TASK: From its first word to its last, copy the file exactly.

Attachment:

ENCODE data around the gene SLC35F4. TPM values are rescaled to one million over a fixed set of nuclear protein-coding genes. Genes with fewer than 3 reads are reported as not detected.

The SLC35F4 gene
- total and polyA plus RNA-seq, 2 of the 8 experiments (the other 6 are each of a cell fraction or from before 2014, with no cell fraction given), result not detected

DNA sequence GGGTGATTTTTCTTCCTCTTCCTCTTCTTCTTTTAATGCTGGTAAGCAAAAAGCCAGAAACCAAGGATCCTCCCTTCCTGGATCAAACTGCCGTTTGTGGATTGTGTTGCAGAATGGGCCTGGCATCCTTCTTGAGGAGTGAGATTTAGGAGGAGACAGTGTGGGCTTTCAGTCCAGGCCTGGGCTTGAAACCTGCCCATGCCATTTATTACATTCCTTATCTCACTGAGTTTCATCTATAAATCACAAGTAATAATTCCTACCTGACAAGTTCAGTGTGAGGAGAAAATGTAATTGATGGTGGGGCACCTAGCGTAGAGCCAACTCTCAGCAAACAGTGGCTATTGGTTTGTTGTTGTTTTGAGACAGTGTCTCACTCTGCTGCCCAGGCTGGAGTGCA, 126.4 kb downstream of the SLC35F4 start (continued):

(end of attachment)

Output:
ENCODE data around the gene SLC35F4. TPM values are rescaled to one million over a fixed set of nuclear protein-coding genes. Genes with fewer than 3 reads are reported as not detected.

The SLC35F4 gene
- total and polyA plus RNA-seq, 2 of the 8 experiments (the other 6 are each of a cell fraction or from before 2014, with no cell fraction given), result not detected

DNA sequence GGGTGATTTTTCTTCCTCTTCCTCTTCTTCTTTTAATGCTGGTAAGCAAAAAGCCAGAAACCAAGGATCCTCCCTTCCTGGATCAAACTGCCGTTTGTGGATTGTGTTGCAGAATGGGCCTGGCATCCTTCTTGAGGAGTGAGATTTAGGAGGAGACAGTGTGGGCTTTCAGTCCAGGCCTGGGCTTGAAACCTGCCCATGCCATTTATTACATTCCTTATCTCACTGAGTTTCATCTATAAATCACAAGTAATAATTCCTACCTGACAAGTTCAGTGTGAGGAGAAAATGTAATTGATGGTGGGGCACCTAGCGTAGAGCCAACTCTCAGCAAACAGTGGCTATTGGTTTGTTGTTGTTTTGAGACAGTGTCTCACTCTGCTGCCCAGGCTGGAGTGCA, 126.4 kb downstream of the SLC35F4 start (continued):